throughout the day until 1823, when a large group of enemy planes was intercepted while preparing to land at Guam. The fighter directors worked efficiently and only a few small, disorganized flights penetrated to the United States forces, scoring a bomb hit on the South Dakota and some near misses which caused negligible damage. In return, the enemy lost 385 planes in the air raid 17 on the ground. The defeat of the enemy air force altered the situation so that the planes of the escort carriers were sufficient to protect the amphibious forces. The fast carriers moved west in pursuit of fleeing Japanese naval units. Although United States submarines had already sunk 2 enemy carriers, the main fighting strength of the Japanese Fleet remained. Late in the afternoon of 20 June a strike was launched and caught the enemy at extreme range. In the ensuing attack another carrier and 2 fleet oilers went down and 7 ships were left damaged. Even though about 100 planes were lost either in combat or through landing on the water when their fuel ran out. the United States units continued the pursuit during the night and the next day until it became evident that all chance of contact had been lost. The Battle of the Philippine Sea did not result in the destruction of the enemy fleet, the bulk of which escaped to home waters. It did, however, mean the end of Japanese carrier aviation as an effective fighting force. It never recovered from the loss of trained air groups off Saipan. The remainder of the Marianas campaign passed off without enemy interference. The fast carriers were rotated by groups for replenishment. Those which remained continued the neutralization of Iwo Jima and gave support to landings on Guam and Tinian. Even before the Marine fighter garrison had assumed control at Guam, the fast carriers went south to photograph and pound installations at Palau and Yap. With a final carrier raid and surface bombardment of 34 the Bonins the participation of the fast carriers ended. From 11 June through 5 August, United States carrier aircraft had shot down 915 enemy planes and destroyed another 306 on the ground. The inner Japanese perimeter had been broken and the primary line of communications with the south severed. In the summer of 1944 the area separating Central and Southwest Pacific forces was growing smaller. Simultaneous landings at Palau and Morotai in September would bring them within 500 miles of one another and make possible a common advance into the Philippines. The plan for Palau also included the capture of Yap and Ulithi in the western Carolines which would provide safe anchorages for the fleet such as were not available in the Marianas. Covering and diversionary operations by Central Pacific forces began on 31 August when a fast-carrier group hit the Bonin and Volcano Islands followed by further air strikes and cruiser and destroyer bombardment on 1 and 2 September. In a11 54 Japanese aircraft were destroyed. The entire task force then raided Palau and Yap after which 3 task groups went on for a 6-day series of attacks on Mindanao in the Philippines. Because Japanese forces on Mindanao were unexpectedly weak, the planed attacks were cut short on 10 September and the carriers moved north to fuel and prepare for raids on the Visayans in the central Philippines. Two days of strikes on 12 and 13 September proved much more profitable. Although Japanese air attacks were sporadic and ineffective, considerable opposition was experienced over airfields, and the final score showed over 300 enemy planes destroyed, and 13 large merchant ships, 20 smaller ones, and 35 sampans or barges sunk. 0n conclusion of these strikes, 1 carrier group went south to cover the landings on Morotai and 1 east to Palau, while the third replenished preparatory to attacks on Luzon. Landings were made by the marines on 15 September on Peleliu Island and by the Army on 17 September on Angaur, with direct air support furnished by escort carriers augmented by By 24 September captured fast-carrier groups. airstrips were in use by shore-based Marine aircraft and a heavy-bomber runway was operational by 16 October. Carriers were withdrawn on 1 October. The only enemy air opposition had been harmless, night attacks by a single float plane. Opposition to Southwest Pacific landings at Morotai was light. From 21 to 24 September the fast-carrier task force returned to the Philippines. Airfields on Luzon and the harbor of Manila were attacked for the first time in almost 3 years of Japanese occupation. After 2 days with excellent results the carriers returned once more to the Visayans. During the month of September, carrier operations in the Philippines destroyed over 800 enemy aircraft and sank over 150 vessels without damage to United States ships and with relatively minor losses in planes. The assault on a land mass defended by hundreds of aircraft dispersed on scores of fields demonstrated on an unprecedented scale the ability of carriers to gain and maintain control of the air and was basic to any plan for invasion. Because the successes of the fast-carrier strikes and intelligence information indicated the weakness of Japanese forces in the Visayans, it was decided to move against them as rapidly as possible. The plan for the capture of Yap was dropped, and landings in the Leyte-Samar area were scheduled for 20 October 1944 by forces under command of General of the Army MacArthur. The Seventh Fleet, which operated under General MacArthur, was augmented by units from the Pacific theater including amphibi - ous elements, 18 escort carriers, and land- and tender-based patrol planes. The fast-carrier task forces were retained under Pacific Fleet command for covering and supporting the Central Pacific areas and also were assigned missions in full support of the Leyte operations. Preliminary to the landings, air operations against the Philippines were stepped up. Naval patrol-plane searches from the Southwest Pacific were extended to cover the southern and central Philippines and coordinated searches were made by the Fourteenth Army Air Force based in China. Throughout October the carriers attacked the Ryukyus, Formosa, and the Philippines, destroying another 1,000 aircraft. In the most intense air reaction of the war to date, the Japanese sent 600 sorties against the task force attacking Formosa, but the effectiveness of carrier fighter-plane and antiaircraft defense limited the damage to 2 cruisers which were towed back to base. Directly supported by aircraft from three divisions of six escort carriers each, the landings commenced with the capture of minor outposts in lower Leyte Gulf on 17 and 18 October. On 20 October the main landings were made on the beaches of upper Leyte Gulf. Although initial ground opposition was relatively light, the enemy committed his entire fleet. The Japanese converged upon Leyte Gulf from three directions. A southern force, which transited the Sulu Sea, was met and decisively defeated in a night surface engagement in Surigao Strait. Enemy carriers approaching from the north were destroyed by the fast carriers off Cape Engano. Although attacked by air on 24 October as it crossed the Sibuyan Sea, a third enemy force succeeded in passing through San Bernardino Strait and surprised an escort-carrier unit off Samar. Despite superiority in armament and numbers this force was driven off and retired by the route it had come under constant air attack. The failure of the Japanese to carry off a daring maneuver may be attributed to skillful handling of the older battleships and to the efficiency of United States radars that turned the engagement at Surigao into a disaster and also to the enemys inability 35 to coordinate land-based air with the movements of his fleet. As a result, the Japanese lost 4 carriers, 3 battleships, 10 cruisers, 9 Destroyers, a submarine, and some 370 aircraft compared with the United States losses of a light carrier, 2 escort carriers, 2 destroyers, a destroyer escort, and 99 planes. With the Battle for Leyte Gulf control of the sea passed completely into the hands of the United States. The Japanese Navy ceased to exist as an effective fighting force. Although at Coral Sea, Midway, and the Philippine Sea contact had been between air components of the respective fleets, the Battle for Leyte Gulf, one of the great naval engagements of history, was a combined air-surface action, which demonstrated the integration and flexibility of the United States naval forces. It was the combination of various agents that brought victory as the following tabulation of enemy losses will show: 13 war vessels were sunk by carrier aircraft alone, 8 by naval surface ships alone, 2 by 1 submarines alone; a cruiser, crippled by surface action, was later sunk by carrier aircraft; a second such cripple sank after repeated heavy attacks by Army B–24s; a carrier, mortally damaged by carrier air attack, was sunk by surface action; and a cruiser damaged by carrier aircraft was sunk by a submarine. United States battle damage and aircraft losses had forced one of the three escort-carrier units to retire, and a second was badly hurt by suicide attacks. This reduction in air strength at the objective area made it necessary to call in the fast carriers for close support. For the remainder of the month the fast carriers flewfighter sweeps over the Visayans and Luzon. On 27 October, with only one airfield in operation, the Armys Far East Air Forces assumed responsibility for air defense and support of troops in the Leyte-Samar area, and within a few days the remaining carriers withdrew. Because the Japanese were making strenuous efforts to increase their Philippine air strength and on 1 November made strong suicide attacks which sank one destroyer and damaged three others in Leyte Gulf, the Southwest Pacific command immediately requested further assistance from the carrier forces. A long-planned carrier attack on the Empire was abandoned and throughout November the fast carriers continued to strike at Japanese aircraft and shipping in the central Philippines and on Luzon. Over 700 aircraft and 134,000 yons of shipping were destroyed in these attacks. Although bad weather severely hampered airfield construction, by early December, Army and Marine shore-based squadrons had taken over control of the air around Leyte. With the ground campaign progressing satisfactorily, Southwest Pacific forces prepared to resume their advance by landing on Mindoro Island. Since the invasion fleet would have to move through confined waters within the Philippine Archipelago, where it would be peculiarly vulnerable to enemy air attack, direct coverage was furnished from escort carriers of the Seventh Fleet, which beat off suicide attacks and restricted losses to two LSTs sunk and a cruiser and destroyer damaged. To prevent enemy air operations at the source three fast-carrier task groups maintained continuous air patrols over Japanese fields on Luzon. Often referred to as the Navys rolling blanket, this new technique accounted for 298 enemy planes in three days, three-fourths of them on the ground. A further 45 Japanese aircraft were shot down by the combat patrols of the escort carriers and another 55 were either destroyed by ships gunfire or expended themselves in suicide dives. With Mindoro in the hands of United States troops and with the end of organized resistance at Leyte on 20 December, the way was open to commence operations against the important Luzon area, the center of Japanese power in the islands. Army aircraft began a series of strikes 36 on the great complex of airfields around Manila and completed the disorganization of Japanese air forces which had been well advanced by over three months of carrier-plane attacks. Already 1,500 enemy planes had been destroyed on the ground in the Philippines and during the threemonth period carrier aircraft had accounted for 3,800 Japanese planes in the air and on the ground in the Philippines-Formosa-Ryukus area . The climax of the Philippine campaign was the invasion of Lingayen Gulf in western Luzon. The military objectives of the operation were the seizure of the central Luzon plain and the Manila area and the denial to the enemy of the northern entrance to the South China Sea. The reinforced Seventh Fleet was to transport, protect, and land the invasion forces by a route passing west of Luzon through the inland waters of the Philippines. Direct air support was to be provided by escort carriers while the Army Air Forces neutralized Japanese air bases to the south and the fast carriers took care of those in Formosa, the Ryukus, northern Luzon. Army heavy bombers began raiding Luzon airfields on 22 December. Navy search planes from Leyte and Mindoro, coordinated with long-range aircraft from China, extended their patrols of the sea approaches to cover all the Philippines and the South China Sea. On 3 January, as mine-sweeping, bombardment, and escort-carrier units started their northward advance through the Sulu Sea, the fast carriers initiated 2 days of strikes against Formosa and the Ryukyus. Despite Japanese efforts at dis- . persal and camouflage, over 100 aircraft were destroyed, the majority on the ground. Designed to prevent reinforcement of Japanese air power on Luzon, this effort also reduced the number of planes on Formosa which were available for direct attacks on United States forces in Lingayen Gulf. On 4 January 1945, the hoarded remnants of the Philippine air garrison began suicide attacks on the advancing ships, sinking an escort carrier. On the following day Kamikazes caused damage to another escort carrier, 2 cruisers, and a destroyer. To relieve the escort carriers already fully occupied with defense of the amphibious fleet, the Southwest Pacific command requested that the fast carriers operate south of their originally designated area so as to cover the chain of bases centered around Clark field near Manila. Repeated strikes on 6 and 7 January destroyed over 110 enemy planes and combined with the sweep of landbased planes and the activities of the escort carriers, reduced enemy sorties from about 130 on the sixth to less than half that number on the seventh. Some aircraft, however, escaped the vigilance of the attacking forces. Since every Japanese plane, except a handful reserved for the evacuation of staff officers, was designated for a suicide mission, the invasion forces were exposed to serious danger. Although Japanese orders directed that Kamikazes concentrate on the transports, actualy the combatant ships in Lingayen Gulf received the heaviest damage. The situation appeared so serious that the fast carriers, which had planned to attack Formosa on 7 January, were retained to continue their raids on Luzon. Kamikazes continued to appear in twos and threes for a week or more but they were merely the remnants of the enemy air forces in the Philippines. On 8 January, the Japanesenaval air commander had left for Singapore and
his staff for Formosa, while the commanding general of the Fourth Air Army retired, without his army, to the hills of Luzon. The troops went ashore on 9 January. The conquest of the Luzon plain turned out to be easier than expected, and without air support the enemy could put up effective resistance only in mountain areas. When on 17 January the Army Air Forces with which Marine squadrons were operating assumed responsibility for AMPHIBIOUS ASSAULT Iwo Jima, 19 February 1945 air support, the escort carriers withdrew. Although the Japanese continued to hold out in parts of the Philippines until the end of the war, the principal naval advantages of the request were gained by mid-January. United States forces not only controlled the sea but had severed the last route to the Southern Resources Area. Between 10 and 19 January the fast carriers were in the South China Sea, and American planes destroyed 57 ships along the coast of Asia, ranging as far south as Camranh Bay in Indo-China. Such small vessels as the Japanese tried to slip through after January were effectively checked by the collaboration of submarines and naval land-based patrol planes. The Philippines campaign revealed the poor state of the Japanese air force. Although production of planes had been increased in 1943 and 1944 so that more aircraft were available than ever before and even though the quality of the planes improved, the ratio of losses in combat mounted higher and higher. All United 38 States aviators agreed on the cause. The Japanese had failed to replace the superb pilots who rode so high in the first year of the war. The enemy's training program had broken down. With adequate numbers of aircraft and poorly trained pilots the Japanese resorted in desperation to Kamikaze, suicide tactics; they turned their aircraft into guided missiles and flew- them onto the decks of United States ships. It was an effective, dangerous, but not decisive, maneuver. The percentage of hits did not exceed that achieved by American carrier flyers using conventional bombing methods. After the conquest of the Marianas in June 1944, Central Pacific forces had turned south to meet Southwest Pacific forces in the Philippines. In February 1945, they were ready again to move north and west in operations preliminary to the invasion of Japan itself. Iwo Jima was selected as the next objective in order to secure a base from which Army fighters could escort B-29 strikes on the Empire and also to stop damaging raids from Iwo against the crowded airfields on Saipan. Preliminary bombings of Iwo and the minor air base at Chichi Jima were conducted by shore-based aircraft from the Mari - anas. Reinforced by B–29 reconnaissance flights, naval shore-based and tender-based patrol planes extended the air search to the coast of Japan itself. Covering operations for the invasion were begun by the fast carriers on 16 and 17 Feruary when the first carrier raids were made on the Tokyo area of the Japanese home islands. On those two days and again on the 25th strong air opposition was encountered despite bad weather. During these raids, 420 Japanese planes were shot down, 228 were destroyed on the ground, and a limited number of sorties were directed against strategic targets such as aircraft-engine plants and airplane factories. The pattern of attack at Iwo followed that of other amphibious operations. Direct air sup- 39 port and defense were furnished by escort carriers with the fast carriers preventing the enemy from bringing up reinforcements. The Marines on shore, however, encountered the most vicious and determined defense of the Pacific war. The Japanese had taken advantage of the natural terrain to build a complete underground defense system much of which defied the most intense air and surface bombardment. In many parts of the island the marines had to dig out and kill the enemy individually. From 19 February to 16 March bitter fighting continued until the Japanese garrison was virtually eliminated. If the price for Iwo Jima was high, the results were also great. On 8 March, naval patrol planes began to use the island for searches that covered the coast of Japan as far as Tokyo. Army fighter planes from Iwo escorted the B–29s of the Twentieth Air Force on their devastating raids against Japanese industries, and the big bombers used the island as an emergency-landing field. Between March 1945 and the close of the war over 2,400 B–29s put in at Iwo with an incalculable saving in planes and 1ives. The existence of an emergency field made it possible to reduce the amount of gas carried for reasons of safety and to increase the bomb load. Finally, from Iwo Jima air-sea rescue planes could cover most of the B-29 route from the Marianas to Japan. The reconquest of the Philippines had per- . . mitted the United States to sever the connection with the Southern Resources Area. The Japanese could obtain only a trickle of supplies from the mainland by way of the East China Sea and the Straits of Tsushima. Before an assault on the home islands could be launched, more fleet 1 anchorages, airfields, and staging areas for troops were required. All of these objectives could be satisfied by the occupation of Okinawa in the Ryukyus. Accordingly, the Joint Chiefs -. of Staff directed that Central Pacific forces undertake the operation. The assault on Okinawa was the largest amphibious operation of the Pacific war. The joint expeditionary force included 1,213 ships, 564 support aircraft based on escort carriers, and 451,866 Army and Marine ground troops. Also available for air support as well as to prevent enemy interference and reinforcement were a fast-carrier force with 82 ships and 919 planes and a British carrier force with 22 ships and 244 planes. For interdiction and neutralization raids against enemy air bases there were the Army'S Twentieth and Far East Air Forces. Preassault operations were initiated by fastcarrier attacks on Kyushu, Shikoku, and western Honshu on 18 and 19 March. Beginning on 23 March, the fast carriers operated continuously for 21/2 months in the Okinawa area, providing direct air support and cover for the amphibious forces. These were the longest sustained carrier operations of the war. Islands in the Kerama Retto, 15 miles to the west of Okinawa, were seized on 26 March in order to provide a protected anchorage and a base for logistic support. From tenders seaplane searches extended far into the Yellow Sea and to the Straits of Tsushima between Korea and Japan. Day and night antisubmarine patrols were flown by patrol and carrier planes completely around- the southern Ryukyus where . . the surface ships were operating. Search aircraft, acting in coordination with submarines, watched the exits from the Inland Sea. At 0830 on 1 April 1945, the amphibious assault on Okinawa itself began. Landings were made over the western beaches against unex pectedly light opposition, and by noon the two airfields at Yontan and Kadena had becn captured. As operations ashore progressed, Japanese resistance increasd. On 19 April heavily defended positions to the south were encountered and a long drawn-out battle began. The expected air reaction was slow to materialize and for the first few days was relatively light. Starting on 6 April, the Japanese air forces struck with a fury- never before encountered. The scale of effort in suicide missions was the outstanding and most spectacular aspect of the Okinawa operation. During the period from 6 April to 22 June, 10 major, organized Kamikaze attacks were carried out. The relatively short distance from Japanese air bases in Kyushu and Formosa permitted employment by the enemy of planes of all types and pilots of every degree of proficiency. In 896 enemy air raids approximately 4,000 planes were destroyed in combat of which 1,900 were Kami - kazes. Damage to United States forces amounted to 28 ships sunk by air attack of which 26 were by Kamikaze planes, and another 225 damaged, of which 164 were by Kamikazes. The Japanese Navy made a last, despairing effort. At 1520, 6 April, a force consisting of the battleship Yamato, the light cruiser Yahagi and eight destroyers sortied from Tokuyama on the Inland Sea with the object of attacking the invasion fleet off Okinawa at daylight on the morning of 8 April. This force was sighted by United States submarines while proceeding south through Bungo Channel during the evening of 6 April. Contact was regained the next morning by naval patrol planes and by- air search groups froml the fast-carrier force. Commencing at about 1240 a series of coordinated attacks by carrier fighters, dive-bomber, and torpedo planes resulted in the sinking of the Yamato. the Yahagi, and four destroyers. Suffering varying degrees of damage the remaining destroyers retired to Saseho. Heavy air attacks on the amphibious and covering forces continued during April and May, after which they declined rapidly. During this period valuable support was rendered by the Twenty-first Bomber Command and the Far East Air Forces in attacks on air fields in Kyushu and Formosa. In April approximately 40 per- 40 A cent of the effective sorties of the Twenty-first Bomber Command were on such missions. On 7 April the first of the land-based Marine aircraft attached to the Tactical Air Force arrived on Okinawa. Consisting originally of Marine aircraft to which were later added Army fighters, this force operated jointly for over 2 months with the escort-carrier planes and ultimately relieved the carriers of responsibility for air defense and direct support of ground troops. Units of Fleet Air Wing One, including both seaplanes and landplanes, were based in the Kerama Retto and at Yontan airfield on Okinawa and conducted search and antisubmarine operations and antishipping strikes in the East China Sea and Korea areas. A British carrier force neutralized Japanese air bases in Sakishima Gunto and Formosa which were a constant threat from the southwest. This force was present from 26 March to 20 April and again from 3 to 25 May, and although relatively small, it provided valuable and necessary assistance. Ashore the operations proceeded slowly. By 20 April all organized Japanese opposition in the northern two-thirds of the island had ceased. On 19 April the ground forces launched a largescale offensive in the south, but slow progress was made against stubborn resistance. Japanese defense positions were wel1 planned. The rugged terrain with many natural caves and elaborate under ground installationls presented difficult obstacles. Direct air support was furnished by both fast and escort carriers and by land-based Marine planes. Naval gunfire was provided throughout the campaign. On 21 June all organized resistance on Okinawa ceased and the last escort carriers departed after a stay of 88 days in the area. From 1 July to 15 August, when the Japanese acccpted Allied terms, the final actions of the war took place. From Okinawa, Iwo Jima, and the Philippines naval search planes scoured the waters and sank whatever enemy shipping they encountered. B–29s contributed to the strangulation of Japan by extensive mine laying in the Inland Sea and the Straits of Shimonoseki, while Privateers of Fleet Air Wing One carried out the same type of operation along the coasts of Korea. Submarines penetrated the Japan Sea, the last link with the mainland outside the reach of United States air prover. Army and Marine planes from Okinawa launched a series of raids on installations in Kyushu that were to begin the softening-up for the first landings on the home islands. As commerce dropped to a mere trickle that was of necessity directed to secon-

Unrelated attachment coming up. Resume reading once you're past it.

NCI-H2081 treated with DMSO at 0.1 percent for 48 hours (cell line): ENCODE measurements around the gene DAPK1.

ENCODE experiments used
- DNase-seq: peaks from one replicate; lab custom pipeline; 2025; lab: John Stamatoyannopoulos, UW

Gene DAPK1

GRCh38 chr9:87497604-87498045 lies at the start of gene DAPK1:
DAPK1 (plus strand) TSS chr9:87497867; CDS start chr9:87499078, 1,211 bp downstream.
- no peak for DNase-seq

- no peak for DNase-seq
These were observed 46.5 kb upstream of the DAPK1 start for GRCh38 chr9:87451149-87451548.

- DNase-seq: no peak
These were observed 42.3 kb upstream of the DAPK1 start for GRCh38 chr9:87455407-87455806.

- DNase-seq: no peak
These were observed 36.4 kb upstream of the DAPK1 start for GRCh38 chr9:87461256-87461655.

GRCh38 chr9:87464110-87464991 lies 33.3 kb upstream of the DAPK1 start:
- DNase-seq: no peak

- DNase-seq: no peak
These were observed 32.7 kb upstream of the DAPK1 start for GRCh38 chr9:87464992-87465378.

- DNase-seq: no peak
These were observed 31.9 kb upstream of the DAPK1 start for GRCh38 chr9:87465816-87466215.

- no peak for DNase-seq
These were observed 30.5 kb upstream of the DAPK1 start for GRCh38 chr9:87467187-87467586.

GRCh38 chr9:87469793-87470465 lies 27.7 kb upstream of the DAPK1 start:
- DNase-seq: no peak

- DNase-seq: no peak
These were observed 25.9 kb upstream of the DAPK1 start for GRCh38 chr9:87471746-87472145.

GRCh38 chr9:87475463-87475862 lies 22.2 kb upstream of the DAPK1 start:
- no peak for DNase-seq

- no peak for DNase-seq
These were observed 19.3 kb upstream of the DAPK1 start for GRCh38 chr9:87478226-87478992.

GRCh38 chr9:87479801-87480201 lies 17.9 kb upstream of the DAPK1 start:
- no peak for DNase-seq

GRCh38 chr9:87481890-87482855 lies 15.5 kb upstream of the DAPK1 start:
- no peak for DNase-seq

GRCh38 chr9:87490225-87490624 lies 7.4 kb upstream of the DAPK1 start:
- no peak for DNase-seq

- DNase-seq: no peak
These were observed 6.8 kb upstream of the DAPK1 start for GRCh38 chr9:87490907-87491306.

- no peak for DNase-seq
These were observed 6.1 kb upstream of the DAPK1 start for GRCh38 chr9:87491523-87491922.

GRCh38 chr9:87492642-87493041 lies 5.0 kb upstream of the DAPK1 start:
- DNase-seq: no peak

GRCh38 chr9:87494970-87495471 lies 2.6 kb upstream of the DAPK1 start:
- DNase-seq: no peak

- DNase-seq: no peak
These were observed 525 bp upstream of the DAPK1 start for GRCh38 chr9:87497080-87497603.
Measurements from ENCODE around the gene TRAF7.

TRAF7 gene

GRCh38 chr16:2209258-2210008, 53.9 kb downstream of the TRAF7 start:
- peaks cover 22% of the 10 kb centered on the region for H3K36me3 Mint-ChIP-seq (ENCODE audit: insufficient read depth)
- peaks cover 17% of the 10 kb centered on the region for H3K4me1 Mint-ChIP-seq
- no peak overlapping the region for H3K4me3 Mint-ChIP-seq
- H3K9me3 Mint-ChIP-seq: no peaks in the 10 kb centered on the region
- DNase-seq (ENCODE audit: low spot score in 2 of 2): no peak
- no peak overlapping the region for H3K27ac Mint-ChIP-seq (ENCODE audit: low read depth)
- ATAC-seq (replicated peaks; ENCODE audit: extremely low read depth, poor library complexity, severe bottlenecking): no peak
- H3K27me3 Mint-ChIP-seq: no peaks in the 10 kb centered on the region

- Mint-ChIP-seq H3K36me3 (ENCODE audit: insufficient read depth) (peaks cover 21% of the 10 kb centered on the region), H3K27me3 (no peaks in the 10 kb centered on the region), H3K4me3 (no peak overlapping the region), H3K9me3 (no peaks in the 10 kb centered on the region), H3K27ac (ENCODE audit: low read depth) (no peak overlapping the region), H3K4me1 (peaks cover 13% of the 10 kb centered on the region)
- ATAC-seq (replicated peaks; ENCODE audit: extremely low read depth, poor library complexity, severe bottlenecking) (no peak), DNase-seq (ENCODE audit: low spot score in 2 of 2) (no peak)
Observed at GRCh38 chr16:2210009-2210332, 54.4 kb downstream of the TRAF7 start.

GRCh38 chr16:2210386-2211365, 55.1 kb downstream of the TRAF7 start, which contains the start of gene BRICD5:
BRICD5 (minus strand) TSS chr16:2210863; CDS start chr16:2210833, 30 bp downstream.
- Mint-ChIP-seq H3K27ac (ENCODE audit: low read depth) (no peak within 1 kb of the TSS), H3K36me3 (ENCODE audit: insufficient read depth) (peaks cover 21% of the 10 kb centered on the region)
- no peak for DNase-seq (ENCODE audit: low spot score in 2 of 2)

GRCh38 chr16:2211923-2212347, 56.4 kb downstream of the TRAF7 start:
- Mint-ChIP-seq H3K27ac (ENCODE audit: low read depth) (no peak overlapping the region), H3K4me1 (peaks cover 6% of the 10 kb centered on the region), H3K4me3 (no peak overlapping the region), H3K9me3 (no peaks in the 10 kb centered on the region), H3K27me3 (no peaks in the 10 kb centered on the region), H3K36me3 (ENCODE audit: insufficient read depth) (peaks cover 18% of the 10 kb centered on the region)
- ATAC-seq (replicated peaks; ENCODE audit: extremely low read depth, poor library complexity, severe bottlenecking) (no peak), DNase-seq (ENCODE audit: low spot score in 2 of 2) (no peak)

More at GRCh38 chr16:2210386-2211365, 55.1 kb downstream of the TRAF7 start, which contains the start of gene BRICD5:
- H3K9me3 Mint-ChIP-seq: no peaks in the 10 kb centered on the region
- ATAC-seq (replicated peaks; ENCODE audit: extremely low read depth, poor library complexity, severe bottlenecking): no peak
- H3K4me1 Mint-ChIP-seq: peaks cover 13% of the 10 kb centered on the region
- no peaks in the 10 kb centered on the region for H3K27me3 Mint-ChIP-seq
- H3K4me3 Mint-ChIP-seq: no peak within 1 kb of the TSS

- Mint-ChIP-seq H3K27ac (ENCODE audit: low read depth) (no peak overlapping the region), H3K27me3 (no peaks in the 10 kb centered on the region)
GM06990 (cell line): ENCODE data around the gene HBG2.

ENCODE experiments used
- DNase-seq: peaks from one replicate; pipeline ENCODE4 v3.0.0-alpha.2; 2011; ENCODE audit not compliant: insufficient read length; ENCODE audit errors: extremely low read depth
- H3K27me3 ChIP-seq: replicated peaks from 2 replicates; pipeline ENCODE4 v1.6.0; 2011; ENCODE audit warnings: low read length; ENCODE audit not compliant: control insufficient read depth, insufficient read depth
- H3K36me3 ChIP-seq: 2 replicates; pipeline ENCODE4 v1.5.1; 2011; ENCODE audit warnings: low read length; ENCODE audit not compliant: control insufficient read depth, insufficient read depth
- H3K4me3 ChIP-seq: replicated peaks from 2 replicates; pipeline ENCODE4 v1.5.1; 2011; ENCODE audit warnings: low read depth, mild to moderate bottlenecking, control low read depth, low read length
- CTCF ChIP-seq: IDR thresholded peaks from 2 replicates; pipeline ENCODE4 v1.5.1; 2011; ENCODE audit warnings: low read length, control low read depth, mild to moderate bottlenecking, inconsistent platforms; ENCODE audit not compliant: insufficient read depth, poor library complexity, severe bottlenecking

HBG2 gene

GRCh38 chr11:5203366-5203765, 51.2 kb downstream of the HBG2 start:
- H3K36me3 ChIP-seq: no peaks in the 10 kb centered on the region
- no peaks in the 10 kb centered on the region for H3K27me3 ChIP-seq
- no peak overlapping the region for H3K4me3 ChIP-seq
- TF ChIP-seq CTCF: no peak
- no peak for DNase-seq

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dary ports from which rail distribution was a - l most impossible, the Twentieth Air Force in the Marianas continued with the methodical annihilation of Japanese industrial centers, and fastcarrier task forces of the British and American Navies conducted a series of raids to destroy the remnants of the Japanese Fleet and attacked strategic points in northern Honshu and Hokkaido that were beyond the area of B-29 operations. Because of a desperate fuel situation Japanese ships were found at their dock or anchored in sheltered inlets. The enemy air forces still possessed about 10,000 planes, of which onehalf were combat types. Together with a supply of fuel and semitrained pilots all aircraft were being hoarded to use in suicide attacks against an invasion force. Since the enemy refused combat, until a landing had been begun, United States aircraft roamed at will over Japan. In a series of 9 raids between 10 July and 15 August, the fast carriers destroyed over 1,200 aircraft, 90 percent of them on the ground, damaged most of what was left of the Japanese Navy, and destroyed the Aomori-Hokadate railroad ferry system that connected Honshu and Hokkaido Islands. On occasion the battleships and cruisers of the carrier task force moved in close enough to bombard industrial plants on shore. The unremitting military pressure, in which 41 Navy, Marine, Army, and British air units all played their appointed roles, underlined an argument going on in Japan itself. The invasion of Okinawa had brought a change of cabinet, and the new prime minister, Admiral Suzuki, was feeling his way toward peace through a difficut domestic situation. It was a case of overruling the military and naval fanatics who had long dominated Japanese policy and precipitated the war in the first place. They desired to coutinue the struggle to the bitter end on the excuse that some compromise peace might be attained. Otherwise they would drag the country to ruin with themselves. Between 6 and 10 August, two atomic bombs were dropped and Russia entered the war on the side of the A1lies. Whether these events determined the Japanese to immediate acceptance of the Potsdam Declaration will probably never be known; they certainly provided a powerful punch line to an already winning argument. 0n the morning of 15 August the fast carriers launched their aircraft for raids on the Tokyo area. The first strike had already gone in and the seecond was approaching the target when word of the Japanese surrender arrived. In a last demonstration of the excellent control maintained over air-borne planes, the second strike was recalled. During the day combat patrols were kept flying. Either out of curiosity or piloted by hotheads who refused to accept the emperors orders, a few Japanese aircraft approached too close and were shot down "in a friendly fashion," as Admiral Halsey termed it. The war was over. In the advance across the Central Pacific the carrier task force with its extreme flexibility and mobility had been the dominant factor. It established the conditions under which longrange amphibious advances were possible. It never failed to gain command of the air at the required time and place, successively overwhelming the air garrisons not only of the Japanese perimeter but of the major fortresses of Formosa and the Philippines, and it maintained command of the air until shore-based air forces could be established. This remained true even when the enemy in desperation converted the remnants of his air force into guided missiles. In a naval war conducted across vast stretches of ocean, it destroyed the Japanese carrier air force at Midway and in the Marianas, and the surface fleet in the battle for Leyte Gulf. In an amphibious war where it was necessary to storm the beaches against a well-emplaced and fanatically tenacious enemy, it excelled in the direct support of troops. In a war whose pace was at all times governed by what was logistically possible, the carrier task force was an economical weapon independent of the investments in time, personnel, and priceless shipping space required for construction of airfields and facilities soon to be left far behind the advancing front. Its mobility gave to the attacker the advantages of continuous initiative and surprise. NO weapon is equally good at all times or in all places, but for the Pacific war the carrier task force was ideal